2. Methods

2.1. Sample

College freshmen across eight universities (West Virginia University, University of Tennessee, University of Maine, Syracuse University, University of Florida, Kansas State University, Auburn University, and South Dakota State University) were recruited in the fall of 2015 to participate in the Get Fruved study. Get Fruved is a USDA-funded project designed to prevent the development of overweight and obesity among older adolescents by developing a peer-led, interactive, social marketing intervention focusing on dietary quality, increased physical activity, and stress management along with environmental support. All incoming first year students were invited to participate. To be eligible to participate, the students had to be consuming less than the recommended intakes for fruits or vegetables and meet one additional criteria (including being first-generation college student, being of racial/ethnic minority, being overweight or obese, having a parent who is overweight or obese, or coming from a lower affluent household). A total of 1374 college students were interested and eligible to be in the study; however only 1246 students completed the PSQI survey in its entirety. Each university’s Institutional Review Board approved the study and every participant signed a consent form. Participants then completed a behavioral survey with questions on many different health-related areas, including fruit and vegetable intake (NCI Fruit and Vegetable Screener) [15], stress (Cohen’s Perceived Stress Scale) [16], sleep behavior (PSQI) [12], physical activity (International Physical Activity Questionnaire) [17], and other health measurements.

2.2. Original PSQI Measuring Instrument

In the sleep section of the survey, students were asked to recall their sleep habits over the past month to answer 19 individual questions related to seven main components: sleep quality, sleep latency, sleep duration, habitual sleep efficiency, sleep disturbance, use of sleep medication, and daytime dysfunction. PSQI is described in more detail by Buysse et al. [12]. Middle panel of Figure 1 lists the 19 questions, organized in 18 items (Question (5j) had a subquestion) of the original scale and left panel of ovals lists the seven components to which each item belonged. Following the protocols established by Buysse et al. [12], including minor preprocessing of total number of hours in bed and habitual sleep efficiency, all components received a score based on a Likert scale of 0–3, where a score of 0 reflected the positive extreme (“not during the past month”) and score of 3 reflected a negative extreme. A global PSQI score was generated for each participant after summing the seven components (all weighted equally on a 0–3 scale), with a final range of 0–21 where higher scores indicated worse sleep quality. A global PSQI score > 5 was indicative of poor sleep quality, relative to clinical and laboratory measures.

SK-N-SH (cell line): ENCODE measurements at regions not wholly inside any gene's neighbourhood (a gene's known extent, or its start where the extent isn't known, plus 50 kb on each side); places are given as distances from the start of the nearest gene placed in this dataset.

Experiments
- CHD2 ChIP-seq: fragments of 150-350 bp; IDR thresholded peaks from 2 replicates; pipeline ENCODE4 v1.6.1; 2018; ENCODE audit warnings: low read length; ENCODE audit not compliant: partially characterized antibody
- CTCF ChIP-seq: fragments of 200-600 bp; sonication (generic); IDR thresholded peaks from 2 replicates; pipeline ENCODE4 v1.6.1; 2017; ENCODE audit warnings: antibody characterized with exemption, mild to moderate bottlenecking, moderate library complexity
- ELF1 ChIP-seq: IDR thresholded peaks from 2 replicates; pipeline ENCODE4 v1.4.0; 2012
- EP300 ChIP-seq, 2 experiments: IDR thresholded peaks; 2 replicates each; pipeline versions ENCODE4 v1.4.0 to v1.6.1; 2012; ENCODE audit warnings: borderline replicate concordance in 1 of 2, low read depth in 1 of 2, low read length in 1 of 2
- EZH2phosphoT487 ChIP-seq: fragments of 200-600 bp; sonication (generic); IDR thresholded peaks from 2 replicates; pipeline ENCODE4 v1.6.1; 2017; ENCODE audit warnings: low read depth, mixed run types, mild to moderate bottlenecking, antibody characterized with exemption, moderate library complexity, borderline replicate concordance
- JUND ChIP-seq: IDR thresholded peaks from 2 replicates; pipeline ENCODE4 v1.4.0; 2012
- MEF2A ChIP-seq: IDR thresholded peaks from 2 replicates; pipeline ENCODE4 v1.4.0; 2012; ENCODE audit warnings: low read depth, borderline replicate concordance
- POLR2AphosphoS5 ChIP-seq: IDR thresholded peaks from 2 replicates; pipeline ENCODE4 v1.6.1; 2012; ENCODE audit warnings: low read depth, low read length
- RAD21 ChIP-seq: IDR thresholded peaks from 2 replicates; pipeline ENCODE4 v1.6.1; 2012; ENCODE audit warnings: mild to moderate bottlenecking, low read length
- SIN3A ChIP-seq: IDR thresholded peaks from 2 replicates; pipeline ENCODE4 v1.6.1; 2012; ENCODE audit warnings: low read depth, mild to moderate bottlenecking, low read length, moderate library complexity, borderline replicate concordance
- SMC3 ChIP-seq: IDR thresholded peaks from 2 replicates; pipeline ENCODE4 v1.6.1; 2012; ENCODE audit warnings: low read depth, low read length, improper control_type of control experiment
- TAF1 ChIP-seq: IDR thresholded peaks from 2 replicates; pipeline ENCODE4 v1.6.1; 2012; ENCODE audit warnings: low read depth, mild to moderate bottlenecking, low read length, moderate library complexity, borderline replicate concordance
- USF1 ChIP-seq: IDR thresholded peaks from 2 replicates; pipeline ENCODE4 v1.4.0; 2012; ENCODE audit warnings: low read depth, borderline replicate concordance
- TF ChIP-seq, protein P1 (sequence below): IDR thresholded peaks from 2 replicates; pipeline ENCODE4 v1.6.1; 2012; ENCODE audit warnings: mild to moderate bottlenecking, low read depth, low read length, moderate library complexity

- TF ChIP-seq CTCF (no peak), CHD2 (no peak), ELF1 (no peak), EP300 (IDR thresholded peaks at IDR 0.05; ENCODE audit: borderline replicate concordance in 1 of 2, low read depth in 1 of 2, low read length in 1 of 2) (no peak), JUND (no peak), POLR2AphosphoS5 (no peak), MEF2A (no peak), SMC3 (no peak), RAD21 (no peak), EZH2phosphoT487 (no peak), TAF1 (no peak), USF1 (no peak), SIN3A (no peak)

Figure 1: Graphical representation of seven clinically determined components (ovals) of original PSQI and their corresponding questions (rectangles) as well as the factor analysis-based six factors (triangles).
2.3. Statistical Test for Developing “shortPSQI”

In order to shorten the original 19-question PSQI survey, an exploratory factor analysis (FA) with Promax rotation was conducted on all 17 items, using varying number of factors (5–8), and after minimal preprocessing of some variables. This included conversion and calculation of differences between time entered for going to bed (Question ) and time entered for getting up (Question ), as well as scoring Question (other reasons for sleep disturbances and how often) into one item, thus reducing the items from 19 to 17 entered into the FA, listed in Table 4. Promax, a method used in FA, represents oblique rotation and allows for correlation among the variables.

Based upon results of FA, three methods of scoring calculations were done. One method utilized the original components of the survey (“shortPSQI”) and the other two used new components based off the generated factors. All scoring methods were validated and assessed for agreement with original PSQI.

2.4. Statistical Test for Testing Validity for Shortened Survey

For validation of the FA, a nonparametric correlation (Spearman’s rho) was used to measure the consistency between the global sleep score of the shortened survey and the global score of the original survey. In addition, Kappa and McNemar’s tests were used to measure the agreement of the survey in detecting number of “good” and “poor” sleepers. Efficacy tests of specificity and sensitivity were also conducted to measure the proportion of “poor” and “good” sleepers detected by the shortened survey to the original questionnaire. A Receiver Operating Characteristic (ROC) curve was constructed to ensure that the most acceptable degree of sensitivity and specificity was maintained in order to validate the shortened survey cut-off score that distinguished between “poor” and “good” sleepers.

All statistical analyses were completed using JMP and SAS software (JMP®, Version Pro 12, SAS Institute Inc., Cary, NC, Copyright ©2015; SAS®, Version 9.3, SAS Institute Inc., Cary, NC, Copyright ©2002–2010). Significance criterion alpha for all tests was 0.05.

3. Results

3.1. Developing “shortPSQI” Survey